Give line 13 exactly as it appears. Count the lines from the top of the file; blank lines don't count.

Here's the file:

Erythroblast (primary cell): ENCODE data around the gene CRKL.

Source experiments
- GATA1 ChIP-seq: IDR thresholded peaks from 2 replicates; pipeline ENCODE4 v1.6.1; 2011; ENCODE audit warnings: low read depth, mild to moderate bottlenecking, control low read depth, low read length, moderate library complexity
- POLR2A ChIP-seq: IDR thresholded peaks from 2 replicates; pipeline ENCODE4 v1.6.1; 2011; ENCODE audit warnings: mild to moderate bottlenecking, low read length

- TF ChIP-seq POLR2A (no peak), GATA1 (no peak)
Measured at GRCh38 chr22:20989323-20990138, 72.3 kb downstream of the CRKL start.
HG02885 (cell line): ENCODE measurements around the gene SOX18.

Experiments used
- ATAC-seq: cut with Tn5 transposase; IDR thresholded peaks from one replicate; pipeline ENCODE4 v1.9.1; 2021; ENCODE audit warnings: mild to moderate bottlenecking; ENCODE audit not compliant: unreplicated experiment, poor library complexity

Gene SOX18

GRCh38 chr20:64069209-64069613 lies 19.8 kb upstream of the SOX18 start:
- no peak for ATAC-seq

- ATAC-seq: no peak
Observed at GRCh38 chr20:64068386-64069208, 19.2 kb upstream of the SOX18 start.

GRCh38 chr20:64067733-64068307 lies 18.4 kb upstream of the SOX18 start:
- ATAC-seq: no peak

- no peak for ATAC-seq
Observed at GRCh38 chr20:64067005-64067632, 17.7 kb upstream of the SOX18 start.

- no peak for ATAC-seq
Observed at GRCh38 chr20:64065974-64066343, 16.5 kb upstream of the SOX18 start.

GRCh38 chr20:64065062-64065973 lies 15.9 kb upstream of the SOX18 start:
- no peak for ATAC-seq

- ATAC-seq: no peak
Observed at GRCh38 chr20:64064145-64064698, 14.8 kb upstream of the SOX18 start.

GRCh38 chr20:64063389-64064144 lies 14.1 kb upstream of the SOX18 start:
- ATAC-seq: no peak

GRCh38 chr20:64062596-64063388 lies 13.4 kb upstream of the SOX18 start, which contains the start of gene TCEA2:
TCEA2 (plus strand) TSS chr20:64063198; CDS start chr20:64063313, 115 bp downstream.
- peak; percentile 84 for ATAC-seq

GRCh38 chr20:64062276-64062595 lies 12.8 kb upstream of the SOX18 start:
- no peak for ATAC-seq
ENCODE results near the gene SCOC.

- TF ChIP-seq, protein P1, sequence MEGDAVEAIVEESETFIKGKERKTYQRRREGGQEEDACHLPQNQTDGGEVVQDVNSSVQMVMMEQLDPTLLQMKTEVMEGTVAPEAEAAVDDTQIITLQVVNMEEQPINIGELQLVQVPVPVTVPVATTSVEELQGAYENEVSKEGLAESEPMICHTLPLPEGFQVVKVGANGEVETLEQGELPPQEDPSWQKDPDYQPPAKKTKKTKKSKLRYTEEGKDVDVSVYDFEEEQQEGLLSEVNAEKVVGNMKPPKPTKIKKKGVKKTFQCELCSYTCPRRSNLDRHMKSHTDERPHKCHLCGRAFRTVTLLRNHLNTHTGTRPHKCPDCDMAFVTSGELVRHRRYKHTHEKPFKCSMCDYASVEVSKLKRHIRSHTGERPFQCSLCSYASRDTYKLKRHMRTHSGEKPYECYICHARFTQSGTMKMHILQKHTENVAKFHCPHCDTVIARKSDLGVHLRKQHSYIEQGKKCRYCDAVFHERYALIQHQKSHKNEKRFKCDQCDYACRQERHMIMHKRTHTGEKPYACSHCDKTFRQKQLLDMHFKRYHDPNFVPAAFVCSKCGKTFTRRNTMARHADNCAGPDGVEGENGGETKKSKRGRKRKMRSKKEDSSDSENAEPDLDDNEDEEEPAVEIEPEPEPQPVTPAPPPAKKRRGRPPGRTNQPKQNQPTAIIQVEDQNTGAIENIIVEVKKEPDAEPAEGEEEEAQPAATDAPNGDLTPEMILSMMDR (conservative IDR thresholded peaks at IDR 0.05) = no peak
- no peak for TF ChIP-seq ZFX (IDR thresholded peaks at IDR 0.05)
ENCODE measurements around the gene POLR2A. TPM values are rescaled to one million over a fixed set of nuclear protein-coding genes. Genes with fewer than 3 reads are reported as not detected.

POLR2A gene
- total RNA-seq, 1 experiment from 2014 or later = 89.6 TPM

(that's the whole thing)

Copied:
- ATAC-seq: no peak